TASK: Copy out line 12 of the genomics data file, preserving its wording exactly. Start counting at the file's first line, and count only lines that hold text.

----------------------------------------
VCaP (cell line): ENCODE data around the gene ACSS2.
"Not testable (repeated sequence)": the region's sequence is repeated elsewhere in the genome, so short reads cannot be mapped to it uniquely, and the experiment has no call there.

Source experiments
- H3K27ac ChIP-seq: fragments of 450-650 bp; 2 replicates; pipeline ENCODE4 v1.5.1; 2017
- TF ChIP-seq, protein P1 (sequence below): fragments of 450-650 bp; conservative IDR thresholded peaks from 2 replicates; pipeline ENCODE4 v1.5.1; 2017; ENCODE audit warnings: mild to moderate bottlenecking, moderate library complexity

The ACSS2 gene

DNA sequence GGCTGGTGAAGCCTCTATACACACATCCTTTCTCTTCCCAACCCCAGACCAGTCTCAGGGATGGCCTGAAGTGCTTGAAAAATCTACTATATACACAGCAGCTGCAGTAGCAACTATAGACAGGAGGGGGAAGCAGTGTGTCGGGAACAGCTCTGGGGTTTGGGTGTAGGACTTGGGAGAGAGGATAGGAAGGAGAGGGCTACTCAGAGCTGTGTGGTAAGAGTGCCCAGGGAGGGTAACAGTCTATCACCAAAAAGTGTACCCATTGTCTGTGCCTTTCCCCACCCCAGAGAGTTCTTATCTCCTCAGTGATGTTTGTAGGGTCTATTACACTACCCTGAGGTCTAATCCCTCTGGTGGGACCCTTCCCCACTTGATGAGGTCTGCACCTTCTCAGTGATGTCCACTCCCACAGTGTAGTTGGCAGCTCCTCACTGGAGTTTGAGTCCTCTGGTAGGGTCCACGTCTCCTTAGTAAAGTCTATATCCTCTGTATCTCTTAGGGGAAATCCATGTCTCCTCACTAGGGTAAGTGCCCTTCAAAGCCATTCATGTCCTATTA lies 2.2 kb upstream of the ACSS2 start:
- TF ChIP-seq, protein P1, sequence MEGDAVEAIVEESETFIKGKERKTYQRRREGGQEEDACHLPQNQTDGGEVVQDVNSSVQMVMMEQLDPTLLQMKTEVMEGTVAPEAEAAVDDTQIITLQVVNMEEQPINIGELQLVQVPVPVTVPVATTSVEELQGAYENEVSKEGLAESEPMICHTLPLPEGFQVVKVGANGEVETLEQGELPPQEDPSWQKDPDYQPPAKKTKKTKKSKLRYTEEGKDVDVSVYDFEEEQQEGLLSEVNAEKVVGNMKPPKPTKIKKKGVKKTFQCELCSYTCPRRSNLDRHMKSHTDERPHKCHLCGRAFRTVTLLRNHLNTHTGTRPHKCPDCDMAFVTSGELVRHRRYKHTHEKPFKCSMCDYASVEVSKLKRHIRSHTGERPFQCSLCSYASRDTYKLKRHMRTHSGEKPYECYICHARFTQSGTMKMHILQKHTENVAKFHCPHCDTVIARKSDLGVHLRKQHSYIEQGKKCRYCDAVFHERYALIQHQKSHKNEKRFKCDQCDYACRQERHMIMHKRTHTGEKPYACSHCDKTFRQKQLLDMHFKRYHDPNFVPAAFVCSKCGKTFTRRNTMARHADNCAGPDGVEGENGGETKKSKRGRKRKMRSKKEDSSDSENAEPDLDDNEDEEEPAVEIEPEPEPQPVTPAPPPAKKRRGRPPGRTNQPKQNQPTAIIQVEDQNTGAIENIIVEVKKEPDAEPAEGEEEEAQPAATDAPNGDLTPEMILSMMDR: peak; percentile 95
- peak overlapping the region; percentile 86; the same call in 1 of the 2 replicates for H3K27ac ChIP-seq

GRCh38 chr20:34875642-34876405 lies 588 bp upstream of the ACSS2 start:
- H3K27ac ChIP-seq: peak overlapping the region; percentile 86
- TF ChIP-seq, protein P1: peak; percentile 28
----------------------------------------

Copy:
- TF ChIP-seq, protein P1: peak; percentile 28